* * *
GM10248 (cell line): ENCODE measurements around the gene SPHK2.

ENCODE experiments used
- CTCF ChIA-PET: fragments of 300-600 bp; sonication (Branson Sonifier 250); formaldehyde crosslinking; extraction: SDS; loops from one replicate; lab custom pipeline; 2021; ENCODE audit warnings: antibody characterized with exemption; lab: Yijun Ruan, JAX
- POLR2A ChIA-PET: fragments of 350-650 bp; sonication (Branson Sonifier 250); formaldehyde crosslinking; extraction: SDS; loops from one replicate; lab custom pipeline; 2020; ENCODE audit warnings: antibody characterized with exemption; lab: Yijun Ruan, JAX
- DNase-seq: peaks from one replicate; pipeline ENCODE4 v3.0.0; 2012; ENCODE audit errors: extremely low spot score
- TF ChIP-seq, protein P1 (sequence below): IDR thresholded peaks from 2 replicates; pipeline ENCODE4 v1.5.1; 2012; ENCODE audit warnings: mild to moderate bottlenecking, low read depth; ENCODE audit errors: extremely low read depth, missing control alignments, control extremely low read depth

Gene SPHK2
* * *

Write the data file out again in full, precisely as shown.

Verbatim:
GM10248 (cell line): ENCODE measurements around the gene SPHK2.

ENCODE experiments used
- CTCF ChIA-PET: fragments of 300-600 bp; sonication (Branson Sonifier 250); formaldehyde crosslinking; extraction: SDS; loops from one replicate; lab custom pipeline; 2021; ENCODE audit warnings: antibody characterized with exemption; lab: Yijun Ruan, JAX
- POLR2A ChIA-PET: fragments of 350-650 bp; sonication (Branson Sonifier 250); formaldehyde crosslinking; extraction: SDS; loops from one replicate; lab custom pipeline; 2020; ENCODE audit warnings: antibody characterized with exemption; lab: Yijun Ruan, JAX
- DNase-seq: peaks from one replicate; pipeline ENCODE4 v3.0.0; 2012; ENCODE audit errors: extremely low spot score
- TF ChIP-seq, protein P1 (sequence below): IDR thresholded peaks from 2 replicates; pipeline ENCODE4 v1.5.1; 2012; ENCODE audit warnings: mild to moderate bottlenecking, low read depth; ENCODE audit errors: extremely low read depth, missing control alignments, control extremely low read depth

Gene SPHK2